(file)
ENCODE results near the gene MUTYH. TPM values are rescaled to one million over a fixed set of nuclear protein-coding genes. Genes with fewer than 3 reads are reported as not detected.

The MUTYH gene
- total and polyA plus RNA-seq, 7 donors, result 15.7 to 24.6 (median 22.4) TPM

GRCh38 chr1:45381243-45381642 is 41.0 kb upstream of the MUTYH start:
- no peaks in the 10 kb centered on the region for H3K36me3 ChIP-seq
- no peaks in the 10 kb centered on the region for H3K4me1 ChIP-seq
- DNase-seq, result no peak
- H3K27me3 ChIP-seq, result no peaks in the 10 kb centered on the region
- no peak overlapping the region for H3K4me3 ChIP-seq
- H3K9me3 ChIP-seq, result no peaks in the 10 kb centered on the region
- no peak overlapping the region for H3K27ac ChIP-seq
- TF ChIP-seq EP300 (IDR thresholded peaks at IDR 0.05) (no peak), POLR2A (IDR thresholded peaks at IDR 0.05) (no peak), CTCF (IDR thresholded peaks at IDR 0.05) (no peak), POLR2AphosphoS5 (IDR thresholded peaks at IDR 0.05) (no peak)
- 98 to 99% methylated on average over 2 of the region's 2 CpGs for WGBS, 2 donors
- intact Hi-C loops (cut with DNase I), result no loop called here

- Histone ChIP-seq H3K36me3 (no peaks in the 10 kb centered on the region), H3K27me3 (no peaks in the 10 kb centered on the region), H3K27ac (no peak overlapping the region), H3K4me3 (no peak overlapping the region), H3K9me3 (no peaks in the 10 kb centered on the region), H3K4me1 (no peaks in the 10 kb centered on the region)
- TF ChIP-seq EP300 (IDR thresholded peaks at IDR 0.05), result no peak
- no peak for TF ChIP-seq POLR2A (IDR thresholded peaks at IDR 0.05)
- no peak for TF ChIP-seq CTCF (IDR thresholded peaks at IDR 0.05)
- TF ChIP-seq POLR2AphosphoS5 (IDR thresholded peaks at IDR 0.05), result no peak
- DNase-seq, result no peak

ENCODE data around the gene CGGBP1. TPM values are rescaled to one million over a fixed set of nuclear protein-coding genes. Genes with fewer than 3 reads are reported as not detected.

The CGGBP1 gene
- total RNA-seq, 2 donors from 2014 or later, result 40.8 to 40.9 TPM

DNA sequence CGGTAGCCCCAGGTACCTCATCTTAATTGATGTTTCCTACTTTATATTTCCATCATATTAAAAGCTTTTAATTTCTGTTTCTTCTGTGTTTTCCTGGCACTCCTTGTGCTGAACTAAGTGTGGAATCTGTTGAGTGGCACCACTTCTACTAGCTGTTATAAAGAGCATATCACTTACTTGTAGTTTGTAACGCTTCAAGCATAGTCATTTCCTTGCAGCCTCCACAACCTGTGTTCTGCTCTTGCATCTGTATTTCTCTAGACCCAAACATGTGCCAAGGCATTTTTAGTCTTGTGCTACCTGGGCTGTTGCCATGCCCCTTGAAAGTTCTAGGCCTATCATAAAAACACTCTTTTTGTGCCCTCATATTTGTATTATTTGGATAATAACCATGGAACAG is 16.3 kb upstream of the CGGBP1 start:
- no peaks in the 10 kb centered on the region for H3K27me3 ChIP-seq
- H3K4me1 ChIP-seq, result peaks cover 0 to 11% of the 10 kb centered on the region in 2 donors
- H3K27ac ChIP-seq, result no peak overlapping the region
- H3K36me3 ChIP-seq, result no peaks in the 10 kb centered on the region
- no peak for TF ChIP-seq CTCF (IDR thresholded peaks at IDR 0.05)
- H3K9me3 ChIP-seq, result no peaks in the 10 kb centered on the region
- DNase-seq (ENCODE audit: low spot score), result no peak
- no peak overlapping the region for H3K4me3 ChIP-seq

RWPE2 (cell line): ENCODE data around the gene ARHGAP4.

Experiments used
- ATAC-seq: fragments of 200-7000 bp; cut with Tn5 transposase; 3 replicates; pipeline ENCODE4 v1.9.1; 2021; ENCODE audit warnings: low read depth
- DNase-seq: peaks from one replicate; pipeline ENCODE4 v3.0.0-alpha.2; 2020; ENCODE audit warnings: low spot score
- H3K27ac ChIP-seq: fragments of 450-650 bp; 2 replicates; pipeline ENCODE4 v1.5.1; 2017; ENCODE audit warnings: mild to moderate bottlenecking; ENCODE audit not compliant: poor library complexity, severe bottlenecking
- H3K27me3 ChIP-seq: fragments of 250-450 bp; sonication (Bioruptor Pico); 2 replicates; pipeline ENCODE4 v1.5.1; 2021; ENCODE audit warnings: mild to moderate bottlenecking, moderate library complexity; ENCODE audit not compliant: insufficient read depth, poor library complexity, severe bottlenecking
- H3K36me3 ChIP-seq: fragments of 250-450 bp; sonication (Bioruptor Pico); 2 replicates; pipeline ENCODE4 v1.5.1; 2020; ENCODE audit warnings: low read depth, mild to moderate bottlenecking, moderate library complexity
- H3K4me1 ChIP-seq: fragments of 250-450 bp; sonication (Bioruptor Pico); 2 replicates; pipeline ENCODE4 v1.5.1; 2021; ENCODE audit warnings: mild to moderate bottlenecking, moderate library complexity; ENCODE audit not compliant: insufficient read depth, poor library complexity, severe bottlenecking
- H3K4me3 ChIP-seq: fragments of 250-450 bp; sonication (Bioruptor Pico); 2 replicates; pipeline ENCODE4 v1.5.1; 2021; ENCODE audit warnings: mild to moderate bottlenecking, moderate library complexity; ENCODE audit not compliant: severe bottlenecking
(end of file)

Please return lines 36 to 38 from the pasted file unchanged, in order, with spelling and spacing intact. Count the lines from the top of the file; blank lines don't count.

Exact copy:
- DNase-seq: peaks from one replicate; pipeline ENCODE4 v3.0.0-alpha.2; 2020; ENCODE audit warnings: low spot score
- H3K27ac ChIP-seq: fragments of 450-650 bp; 2 replicates; pipeline ENCODE4 v1.5.1; 2017; ENCODE audit warnings: mild to moderate bottlenecking; ENCODE audit not compliant: poor library complexity, severe bottlenecking
- H3K27me3 ChIP-seq: fragments of 250-450 bp; sonication (Bioruptor Pico); 2 replicates; pipeline ENCODE4 v1.5.1; 2021; ENCODE audit warnings: mild to moderate bottlenecking, moderate library complexity; ENCODE audit not compliant: insufficient read depth, poor library complexity, severe bottlenecking